Spine of the Fish  Day 6: hair of the dog

When you expect the worst, it’s nice to be proven wrong…

Comparing notes over breakfast

Waitewaewae Hut to Nichols Hut

The best way to get over a hangover, according to legend, is to start drinking again the next morning.

We had gone to sleep the night before absolutely broken, anticipating the massive climb to Nichols would finish us off. It would be the end of a two day bender. Unexpectedly we felt good.

An article in an old National Geographic in the hut. ‘A Walk Across America’, National Geographic, April 1977.

Yep…Peter walked with his dog, Cooper. Spoiler alert: It didn’t end well…

We said a proper farewell to Adam and promised him that we’d stop at Junction Knob or Mount Crawford, where we knew we’d have data on our phone. He planned a huge walk to Pukematawai.  

Waitewaewae Hut

Haitch

The track from Waitewaewae up to Mount Crawford is as perfect as the previous day’s track was imperfect. It made its way along a gentle and often emerald green Otaki River before crossing it and going up…straight up through delicious mixed forest.

Part of the gloom we’d suffered from the day before was because of a lack of bird call. On the worst days of a tramp a forest full of Riroriro or Tui can make a big difference. The previous day had been almost silent. We’ve spent a lot of time in and around 1080 zones and have seen the benefits the Battle for our Birds will bring to an area. We were in a battlefield called Project Kaka.

It’s really hard to judge birdlife in a forest by just walking through it once, but the day before just seemed wrong. Especially for an area of well-established 1080 management like Otaki Forks. Birds aren’t stupid and big birds will fly off to where the food is, so it’s understandable that the ever present Tui were absent. Just down the road was a pine plantation with a billion cicadas in it.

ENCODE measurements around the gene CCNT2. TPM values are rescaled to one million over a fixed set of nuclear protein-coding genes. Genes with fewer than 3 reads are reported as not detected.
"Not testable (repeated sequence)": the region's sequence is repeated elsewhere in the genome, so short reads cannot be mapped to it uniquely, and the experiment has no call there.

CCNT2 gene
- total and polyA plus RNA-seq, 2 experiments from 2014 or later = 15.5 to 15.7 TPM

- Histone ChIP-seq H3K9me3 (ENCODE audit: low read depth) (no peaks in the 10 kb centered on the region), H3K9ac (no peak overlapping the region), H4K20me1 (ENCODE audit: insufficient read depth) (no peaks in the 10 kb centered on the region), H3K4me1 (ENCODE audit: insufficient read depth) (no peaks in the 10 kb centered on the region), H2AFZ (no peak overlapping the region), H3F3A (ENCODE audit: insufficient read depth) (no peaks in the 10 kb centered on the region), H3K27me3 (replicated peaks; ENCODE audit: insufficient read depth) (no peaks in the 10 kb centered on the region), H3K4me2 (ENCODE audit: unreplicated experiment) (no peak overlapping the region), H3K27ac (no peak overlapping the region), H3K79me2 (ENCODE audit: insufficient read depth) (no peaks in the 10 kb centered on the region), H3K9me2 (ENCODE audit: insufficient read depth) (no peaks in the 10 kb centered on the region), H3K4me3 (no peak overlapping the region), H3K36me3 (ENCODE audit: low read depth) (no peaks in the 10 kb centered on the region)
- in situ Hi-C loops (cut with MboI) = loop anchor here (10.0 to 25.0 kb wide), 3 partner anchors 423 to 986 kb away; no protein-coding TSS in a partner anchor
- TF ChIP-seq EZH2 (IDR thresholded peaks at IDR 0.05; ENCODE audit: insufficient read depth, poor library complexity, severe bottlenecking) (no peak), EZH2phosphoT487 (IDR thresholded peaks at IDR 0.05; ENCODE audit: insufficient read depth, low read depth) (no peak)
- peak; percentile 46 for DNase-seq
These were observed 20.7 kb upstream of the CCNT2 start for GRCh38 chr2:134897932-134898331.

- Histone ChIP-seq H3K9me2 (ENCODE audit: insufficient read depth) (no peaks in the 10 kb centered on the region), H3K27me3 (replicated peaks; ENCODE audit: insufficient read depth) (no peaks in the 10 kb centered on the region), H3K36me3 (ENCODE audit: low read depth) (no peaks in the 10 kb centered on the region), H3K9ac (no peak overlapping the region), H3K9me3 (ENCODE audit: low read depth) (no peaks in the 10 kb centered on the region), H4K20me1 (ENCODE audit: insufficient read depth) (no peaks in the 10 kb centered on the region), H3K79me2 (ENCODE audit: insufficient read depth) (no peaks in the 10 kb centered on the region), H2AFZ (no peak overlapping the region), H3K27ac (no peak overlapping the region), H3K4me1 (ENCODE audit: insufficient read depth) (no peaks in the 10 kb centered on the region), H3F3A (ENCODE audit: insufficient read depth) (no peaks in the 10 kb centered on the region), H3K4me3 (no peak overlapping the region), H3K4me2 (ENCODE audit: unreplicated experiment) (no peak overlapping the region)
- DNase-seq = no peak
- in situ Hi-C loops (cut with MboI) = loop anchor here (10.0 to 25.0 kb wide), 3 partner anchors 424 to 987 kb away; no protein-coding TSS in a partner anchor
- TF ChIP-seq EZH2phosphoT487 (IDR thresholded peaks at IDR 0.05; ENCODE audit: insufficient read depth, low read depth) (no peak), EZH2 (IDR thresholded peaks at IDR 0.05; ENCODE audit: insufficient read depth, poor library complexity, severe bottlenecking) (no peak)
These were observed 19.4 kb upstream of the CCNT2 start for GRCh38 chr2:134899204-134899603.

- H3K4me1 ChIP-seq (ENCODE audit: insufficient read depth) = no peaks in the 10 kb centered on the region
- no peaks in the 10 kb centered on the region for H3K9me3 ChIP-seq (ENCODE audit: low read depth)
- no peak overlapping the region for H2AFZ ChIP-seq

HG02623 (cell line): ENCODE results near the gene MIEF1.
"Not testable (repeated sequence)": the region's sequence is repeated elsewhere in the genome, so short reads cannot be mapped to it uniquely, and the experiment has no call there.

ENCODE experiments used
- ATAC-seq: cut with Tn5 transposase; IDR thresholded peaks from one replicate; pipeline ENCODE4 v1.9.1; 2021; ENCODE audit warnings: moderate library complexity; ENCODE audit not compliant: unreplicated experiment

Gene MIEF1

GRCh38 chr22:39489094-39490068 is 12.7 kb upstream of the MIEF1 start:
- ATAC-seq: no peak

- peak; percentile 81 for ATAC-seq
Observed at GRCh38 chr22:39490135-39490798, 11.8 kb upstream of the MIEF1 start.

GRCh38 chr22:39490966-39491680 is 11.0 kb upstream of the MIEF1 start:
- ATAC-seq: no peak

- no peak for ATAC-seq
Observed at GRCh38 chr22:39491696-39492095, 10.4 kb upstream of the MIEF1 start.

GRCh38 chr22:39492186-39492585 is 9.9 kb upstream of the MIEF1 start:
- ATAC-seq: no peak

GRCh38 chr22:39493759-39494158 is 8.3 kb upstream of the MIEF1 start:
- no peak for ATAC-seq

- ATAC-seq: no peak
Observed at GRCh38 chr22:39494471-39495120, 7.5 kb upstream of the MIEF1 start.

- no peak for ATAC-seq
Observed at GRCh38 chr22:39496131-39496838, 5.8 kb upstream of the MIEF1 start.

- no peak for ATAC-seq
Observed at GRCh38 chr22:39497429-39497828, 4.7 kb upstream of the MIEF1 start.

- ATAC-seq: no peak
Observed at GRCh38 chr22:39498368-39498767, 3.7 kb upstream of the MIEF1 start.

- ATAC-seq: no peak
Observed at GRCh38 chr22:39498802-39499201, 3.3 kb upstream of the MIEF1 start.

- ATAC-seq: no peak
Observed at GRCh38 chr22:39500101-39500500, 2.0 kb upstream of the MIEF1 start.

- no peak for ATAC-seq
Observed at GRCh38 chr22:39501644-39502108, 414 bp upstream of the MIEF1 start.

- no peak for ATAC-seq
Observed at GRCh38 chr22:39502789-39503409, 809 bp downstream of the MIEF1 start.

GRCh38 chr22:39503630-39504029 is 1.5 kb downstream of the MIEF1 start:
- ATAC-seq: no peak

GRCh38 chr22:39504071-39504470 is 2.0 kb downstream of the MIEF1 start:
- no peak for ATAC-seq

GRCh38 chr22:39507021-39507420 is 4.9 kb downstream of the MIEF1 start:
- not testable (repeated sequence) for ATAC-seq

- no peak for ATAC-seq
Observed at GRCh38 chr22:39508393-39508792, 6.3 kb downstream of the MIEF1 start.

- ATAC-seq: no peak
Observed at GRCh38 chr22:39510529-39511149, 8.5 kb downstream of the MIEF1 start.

Arguably the best contribution to the ecosystem our current Minister of Conservation, Maggie Barry, has ever been involved in was Maggie’s Garden Show about 25 years ago. The programme helped make our cities the haven for some native species that they are today. In the seventies, my home town was an ecological desert. It’s now covered in trees that feed hundreds of Tui. Our garden is a play ground for fantails, Riroriro, waxeyes and the occasional bellbird. A native falcon hunts doves in the neighbourhood and those damn Tui wake us at four in the morning.

We hear more native bird song at home than we did that day in the Tararuas. There’s possibly something not quite right with the Battle for our Birds around here. Other 1080 zones like Taranaki and Kahurangi are full of birdsong.

In the Oroua River valley where we help maintain a large stoat and rat trapping programme it’s hard to hear the birds too. But that’s because of the noisy Oroua River bubbling away nearby. But if we stop for a break it’s often not long before we’re joined by Riflemen, Tomtits or Whiteheads. Small birds that don’t migrate long distances for food. The day before as we rested many times along the track we had no peeping Titipounamu to distract us from our pain. The bush was worryingly silent.

Would today’s trip up through the changing strata of bush to the tussocky tops be any different? Deer seemed to be absent as the lush forest floor of saplings attested. Fruiting and food-bearing trees were starting to refill the forest nicely. In areas ravaged by deer the dominant undergrowth is the unpalatable Pepper Tree and Crown Ferns. Here all sorts of food producing broadleaf and podocarp were plentiful. Perhaps Maggie’s native city birds will have something to come back to some day.

We made steady progress that surprised us. When we came to the first Goblin Forest, a pre-alpine layer of moss, fern and lichen-covered Beach Trees that this part of the Tararua Range is famous for, we rested. As we stopped for a rest a small flock of Riflemen joined us.

It was turning out to be a good day.

Through Goblin Forest and a thin layer of Leatherwood to the tussock, we climbed. It was windy, cold and drizzly. But we’d finally made it. We were actually on the ‘Spine of the Fish’. Late summer flowers greeted us cheerily through the cloud.

Leaving the bushline

Sending out a message from the slopes of Mount Crawford

Going up to Mount Crawford

Then Fiona have me the day’s ear worm…

Eidelweiss is one of the alpine flowers we walked through, but it’s also an incredibly catchy tune. Like all good earworms I only know about three words, but unlike my usual earworms I ‘sing’ this with the voice of a five year old girl. It used to be one of my sister’s favourite songs when she was little…Jane sang to me as I walked over Mount Crawford to the sanctuary of Nichols Hut.

Strange but true.

*
Dedicated to Jane. Thanks for keeping us company.








 

 

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